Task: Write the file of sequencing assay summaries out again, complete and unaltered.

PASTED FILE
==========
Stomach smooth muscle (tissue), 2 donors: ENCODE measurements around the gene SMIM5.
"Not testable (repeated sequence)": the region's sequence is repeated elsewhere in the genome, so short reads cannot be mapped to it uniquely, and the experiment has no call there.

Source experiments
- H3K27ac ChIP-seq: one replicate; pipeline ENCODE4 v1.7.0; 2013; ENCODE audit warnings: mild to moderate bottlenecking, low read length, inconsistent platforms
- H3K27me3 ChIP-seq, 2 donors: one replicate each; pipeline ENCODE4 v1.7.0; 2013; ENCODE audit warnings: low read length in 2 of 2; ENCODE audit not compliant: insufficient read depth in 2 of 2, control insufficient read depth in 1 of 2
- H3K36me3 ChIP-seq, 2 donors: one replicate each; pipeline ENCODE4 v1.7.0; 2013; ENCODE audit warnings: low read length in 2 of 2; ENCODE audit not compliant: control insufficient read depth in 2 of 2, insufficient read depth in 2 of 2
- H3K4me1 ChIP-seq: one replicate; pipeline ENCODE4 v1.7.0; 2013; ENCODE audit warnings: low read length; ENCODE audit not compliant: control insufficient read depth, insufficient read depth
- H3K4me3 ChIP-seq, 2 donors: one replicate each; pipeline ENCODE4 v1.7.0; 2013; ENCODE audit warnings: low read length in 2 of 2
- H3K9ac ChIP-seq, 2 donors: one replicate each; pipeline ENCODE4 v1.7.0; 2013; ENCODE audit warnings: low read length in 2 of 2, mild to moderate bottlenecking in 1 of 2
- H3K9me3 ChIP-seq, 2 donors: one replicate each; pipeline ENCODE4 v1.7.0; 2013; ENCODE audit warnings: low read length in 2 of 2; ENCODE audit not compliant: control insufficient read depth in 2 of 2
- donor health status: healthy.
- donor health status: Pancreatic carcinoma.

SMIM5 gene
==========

Stomach smooth muscle (tissue), 2 donors: ENCODE measurements around the gene SMIM5.
"Not testable (repeated sequence)": the region's sequence is repeated elsewhere in the genome, so short reads cannot be mapped to it uniquely, and the experiment has no call there.

Source experiments
- H3K27ac ChIP-seq: one replicate; pipeline ENCODE4 v1.7.0; 2013; ENCODE audit warnings: mild to moderate bottlenecking, low read length, inconsistent platforms
- H3K27me3 ChIP-seq, 2 donors: one replicate each; pipeline ENCODE4 v1.7.0; 2013; ENCODE audit warnings: low read length in 2 of 2; ENCODE audit not compliant: insufficient read depth in 2 of 2, control insufficient read depth in 1 of 2
- H3K36me3 ChIP-seq, 2 donors: one replicate each; pipeline ENCODE4 v1.7.0; 2013; ENCODE audit warnings: low read length in 2 of 2; ENCODE audit not compliant: control insufficient read depth in 2 of 2, insufficient read depth in 2 of 2
- H3K4me1 ChIP-seq: one replicate; pipeline ENCODE4 v1.7.0; 2013; ENCODE audit warnings: low read length; ENCODE audit not compliant: control insufficient read depth, insufficient read depth
- H3K4me3 ChIP-seq, 2 donors: one replicate each; pipeline ENCODE4 v1.7.0; 2013; ENCODE audit warnings: low read length in 2 of 2
- H3K9ac ChIP-seq, 2 donors: one replicate each; pipeline ENCODE4 v1.7.0; 2013; ENCODE audit warnings: low read length in 2 of 2, mild to moderate bottlenecking in 1 of 2
- H3K9me3 ChIP-seq, 2 donors: one replicate each; pipeline ENCODE4 v1.7.0; 2013; ENCODE audit warnings: low read length in 2 of 2; ENCODE audit not compliant: control insufficient read depth in 2 of 2
- donor health status: healthy.
- donor health status: Pancreatic carcinoma.

SMIM5 gene